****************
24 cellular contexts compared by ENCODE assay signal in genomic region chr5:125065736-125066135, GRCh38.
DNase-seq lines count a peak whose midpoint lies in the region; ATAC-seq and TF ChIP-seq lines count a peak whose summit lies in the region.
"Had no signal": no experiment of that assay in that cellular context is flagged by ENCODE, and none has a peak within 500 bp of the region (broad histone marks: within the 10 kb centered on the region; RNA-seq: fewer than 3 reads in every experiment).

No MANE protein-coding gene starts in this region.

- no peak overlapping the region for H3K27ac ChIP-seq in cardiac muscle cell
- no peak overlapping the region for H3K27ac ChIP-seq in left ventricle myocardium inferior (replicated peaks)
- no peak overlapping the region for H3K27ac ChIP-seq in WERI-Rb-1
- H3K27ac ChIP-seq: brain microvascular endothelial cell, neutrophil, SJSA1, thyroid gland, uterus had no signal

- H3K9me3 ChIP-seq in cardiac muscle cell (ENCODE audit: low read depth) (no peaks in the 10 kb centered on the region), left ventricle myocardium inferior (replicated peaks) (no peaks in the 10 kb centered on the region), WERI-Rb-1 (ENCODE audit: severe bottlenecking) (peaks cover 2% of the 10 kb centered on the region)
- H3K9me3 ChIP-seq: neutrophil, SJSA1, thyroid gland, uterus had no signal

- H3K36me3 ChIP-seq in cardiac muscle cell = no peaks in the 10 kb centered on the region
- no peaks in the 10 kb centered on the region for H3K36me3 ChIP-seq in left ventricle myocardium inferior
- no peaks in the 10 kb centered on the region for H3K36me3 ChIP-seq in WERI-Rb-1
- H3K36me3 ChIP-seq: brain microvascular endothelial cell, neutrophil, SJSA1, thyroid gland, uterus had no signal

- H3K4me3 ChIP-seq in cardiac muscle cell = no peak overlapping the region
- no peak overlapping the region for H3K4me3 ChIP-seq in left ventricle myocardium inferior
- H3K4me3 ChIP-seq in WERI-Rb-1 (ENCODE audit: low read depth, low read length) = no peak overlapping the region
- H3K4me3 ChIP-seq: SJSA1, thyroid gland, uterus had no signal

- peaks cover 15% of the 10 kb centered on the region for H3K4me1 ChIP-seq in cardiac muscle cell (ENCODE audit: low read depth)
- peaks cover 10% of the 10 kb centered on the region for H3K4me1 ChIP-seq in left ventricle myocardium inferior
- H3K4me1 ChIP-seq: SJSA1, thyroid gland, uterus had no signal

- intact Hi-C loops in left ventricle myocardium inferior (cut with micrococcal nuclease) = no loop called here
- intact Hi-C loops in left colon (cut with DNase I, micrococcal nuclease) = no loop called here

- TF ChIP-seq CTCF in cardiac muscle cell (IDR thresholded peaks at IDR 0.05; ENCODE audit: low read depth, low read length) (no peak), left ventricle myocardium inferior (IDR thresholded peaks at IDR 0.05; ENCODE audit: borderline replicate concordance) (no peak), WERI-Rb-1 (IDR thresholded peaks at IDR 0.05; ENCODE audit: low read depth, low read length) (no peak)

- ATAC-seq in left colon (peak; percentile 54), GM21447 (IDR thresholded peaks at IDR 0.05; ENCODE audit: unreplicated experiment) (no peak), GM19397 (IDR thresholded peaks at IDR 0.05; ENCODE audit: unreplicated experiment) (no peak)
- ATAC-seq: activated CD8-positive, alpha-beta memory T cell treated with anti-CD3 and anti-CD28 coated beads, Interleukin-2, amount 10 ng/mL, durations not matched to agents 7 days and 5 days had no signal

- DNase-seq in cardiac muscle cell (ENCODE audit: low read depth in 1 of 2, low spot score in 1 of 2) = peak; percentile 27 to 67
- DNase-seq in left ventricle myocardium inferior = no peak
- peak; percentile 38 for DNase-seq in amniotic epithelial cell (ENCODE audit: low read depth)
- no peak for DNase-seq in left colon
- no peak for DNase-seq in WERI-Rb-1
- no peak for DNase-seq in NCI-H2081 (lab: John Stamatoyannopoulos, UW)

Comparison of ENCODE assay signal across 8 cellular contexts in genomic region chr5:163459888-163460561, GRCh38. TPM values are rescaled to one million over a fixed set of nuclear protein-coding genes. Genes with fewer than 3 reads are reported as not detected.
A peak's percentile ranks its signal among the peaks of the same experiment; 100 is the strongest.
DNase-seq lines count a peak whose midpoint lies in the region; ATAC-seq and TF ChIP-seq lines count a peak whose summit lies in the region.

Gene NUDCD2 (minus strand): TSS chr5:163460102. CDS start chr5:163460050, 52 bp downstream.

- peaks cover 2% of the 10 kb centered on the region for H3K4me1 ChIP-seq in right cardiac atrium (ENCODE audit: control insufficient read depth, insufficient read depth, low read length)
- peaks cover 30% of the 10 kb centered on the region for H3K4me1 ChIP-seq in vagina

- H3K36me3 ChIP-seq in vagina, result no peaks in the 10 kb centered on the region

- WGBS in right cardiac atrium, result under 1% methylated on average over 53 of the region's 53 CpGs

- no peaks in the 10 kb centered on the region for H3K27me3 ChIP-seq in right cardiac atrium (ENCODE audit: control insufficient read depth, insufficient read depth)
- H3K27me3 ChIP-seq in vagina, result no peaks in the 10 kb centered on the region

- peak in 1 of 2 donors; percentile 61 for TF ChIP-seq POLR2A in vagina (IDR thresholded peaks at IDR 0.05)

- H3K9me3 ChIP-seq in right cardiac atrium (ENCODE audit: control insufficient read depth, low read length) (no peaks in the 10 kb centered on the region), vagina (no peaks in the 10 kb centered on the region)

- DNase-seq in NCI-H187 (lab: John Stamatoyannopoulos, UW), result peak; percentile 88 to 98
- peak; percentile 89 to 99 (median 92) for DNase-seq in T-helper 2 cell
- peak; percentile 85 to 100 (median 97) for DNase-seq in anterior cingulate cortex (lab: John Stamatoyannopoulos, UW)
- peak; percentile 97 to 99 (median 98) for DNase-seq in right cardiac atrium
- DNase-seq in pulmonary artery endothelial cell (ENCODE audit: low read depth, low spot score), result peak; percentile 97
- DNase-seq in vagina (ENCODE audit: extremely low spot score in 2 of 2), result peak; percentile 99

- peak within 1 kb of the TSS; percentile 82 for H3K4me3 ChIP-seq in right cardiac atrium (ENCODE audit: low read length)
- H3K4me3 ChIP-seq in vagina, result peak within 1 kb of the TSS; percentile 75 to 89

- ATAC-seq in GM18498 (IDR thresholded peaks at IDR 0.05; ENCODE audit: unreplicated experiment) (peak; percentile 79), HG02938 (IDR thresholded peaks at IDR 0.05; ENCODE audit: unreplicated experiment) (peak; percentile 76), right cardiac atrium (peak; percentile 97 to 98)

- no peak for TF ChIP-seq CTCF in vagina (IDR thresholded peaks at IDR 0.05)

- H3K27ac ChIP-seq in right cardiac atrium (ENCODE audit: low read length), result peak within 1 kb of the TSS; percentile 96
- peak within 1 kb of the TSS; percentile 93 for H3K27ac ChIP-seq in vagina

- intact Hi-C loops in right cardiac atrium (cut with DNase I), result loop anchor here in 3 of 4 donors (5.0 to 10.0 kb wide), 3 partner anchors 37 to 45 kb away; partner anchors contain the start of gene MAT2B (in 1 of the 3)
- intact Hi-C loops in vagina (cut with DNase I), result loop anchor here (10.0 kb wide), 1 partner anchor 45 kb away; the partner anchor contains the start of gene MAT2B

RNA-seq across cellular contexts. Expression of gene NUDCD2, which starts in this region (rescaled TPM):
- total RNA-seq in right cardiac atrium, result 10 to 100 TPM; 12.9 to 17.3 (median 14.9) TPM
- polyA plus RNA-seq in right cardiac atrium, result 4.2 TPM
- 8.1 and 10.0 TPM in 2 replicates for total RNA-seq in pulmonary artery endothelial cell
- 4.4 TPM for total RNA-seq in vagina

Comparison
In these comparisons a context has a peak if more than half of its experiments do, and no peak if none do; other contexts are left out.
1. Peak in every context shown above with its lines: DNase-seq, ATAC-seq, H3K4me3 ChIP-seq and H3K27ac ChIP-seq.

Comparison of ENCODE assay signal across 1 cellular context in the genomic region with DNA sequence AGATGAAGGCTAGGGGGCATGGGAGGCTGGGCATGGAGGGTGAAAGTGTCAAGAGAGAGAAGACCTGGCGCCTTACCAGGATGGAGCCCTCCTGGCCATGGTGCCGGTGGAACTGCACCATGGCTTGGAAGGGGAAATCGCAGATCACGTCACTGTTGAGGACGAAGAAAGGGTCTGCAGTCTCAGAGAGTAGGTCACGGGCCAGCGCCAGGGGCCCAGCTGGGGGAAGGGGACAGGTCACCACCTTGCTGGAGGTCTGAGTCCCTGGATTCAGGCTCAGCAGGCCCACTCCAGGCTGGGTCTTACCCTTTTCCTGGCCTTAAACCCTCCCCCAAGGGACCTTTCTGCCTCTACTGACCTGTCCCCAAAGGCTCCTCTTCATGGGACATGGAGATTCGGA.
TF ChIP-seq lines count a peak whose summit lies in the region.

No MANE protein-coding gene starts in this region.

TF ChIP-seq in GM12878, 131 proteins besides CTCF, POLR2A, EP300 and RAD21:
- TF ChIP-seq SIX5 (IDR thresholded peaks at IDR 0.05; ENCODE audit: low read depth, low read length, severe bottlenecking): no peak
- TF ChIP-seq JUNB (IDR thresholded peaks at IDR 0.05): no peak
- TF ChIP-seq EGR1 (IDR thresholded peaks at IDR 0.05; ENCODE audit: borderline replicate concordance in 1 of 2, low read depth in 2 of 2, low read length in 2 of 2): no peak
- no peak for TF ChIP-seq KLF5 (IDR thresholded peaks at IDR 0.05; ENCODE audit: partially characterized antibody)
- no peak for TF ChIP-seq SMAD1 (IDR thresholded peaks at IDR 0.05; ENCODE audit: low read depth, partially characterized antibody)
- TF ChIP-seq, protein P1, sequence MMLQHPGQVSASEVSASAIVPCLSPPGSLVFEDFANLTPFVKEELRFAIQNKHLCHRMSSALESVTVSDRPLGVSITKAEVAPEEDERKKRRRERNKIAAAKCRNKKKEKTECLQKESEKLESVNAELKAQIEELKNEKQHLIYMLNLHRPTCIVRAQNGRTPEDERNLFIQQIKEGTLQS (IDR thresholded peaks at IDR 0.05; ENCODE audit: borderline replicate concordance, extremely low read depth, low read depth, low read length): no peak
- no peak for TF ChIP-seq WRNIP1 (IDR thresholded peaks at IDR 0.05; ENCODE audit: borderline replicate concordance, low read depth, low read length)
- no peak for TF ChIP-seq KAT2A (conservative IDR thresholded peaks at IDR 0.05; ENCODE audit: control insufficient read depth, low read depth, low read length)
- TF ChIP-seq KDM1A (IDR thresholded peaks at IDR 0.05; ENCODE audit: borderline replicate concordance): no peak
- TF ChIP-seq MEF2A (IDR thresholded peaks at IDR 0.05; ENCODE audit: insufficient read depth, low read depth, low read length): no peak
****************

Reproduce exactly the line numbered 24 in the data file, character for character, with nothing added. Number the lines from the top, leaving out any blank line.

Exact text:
- TF ChIP-seq CTCF in cardiac muscle cell (IDR thresholded peaks at IDR 0.05; ENCODE audit: low read depth, low read length) (no peak), left ventricle myocardium inferior (IDR thresholded peaks at IDR 0.05; ENCODE audit: borderline replicate concordance) (no peak), WERI-Rb-1 (IDR thresholded peaks at IDR 0.05; ENCODE audit: low read depth, low read length) (no peak)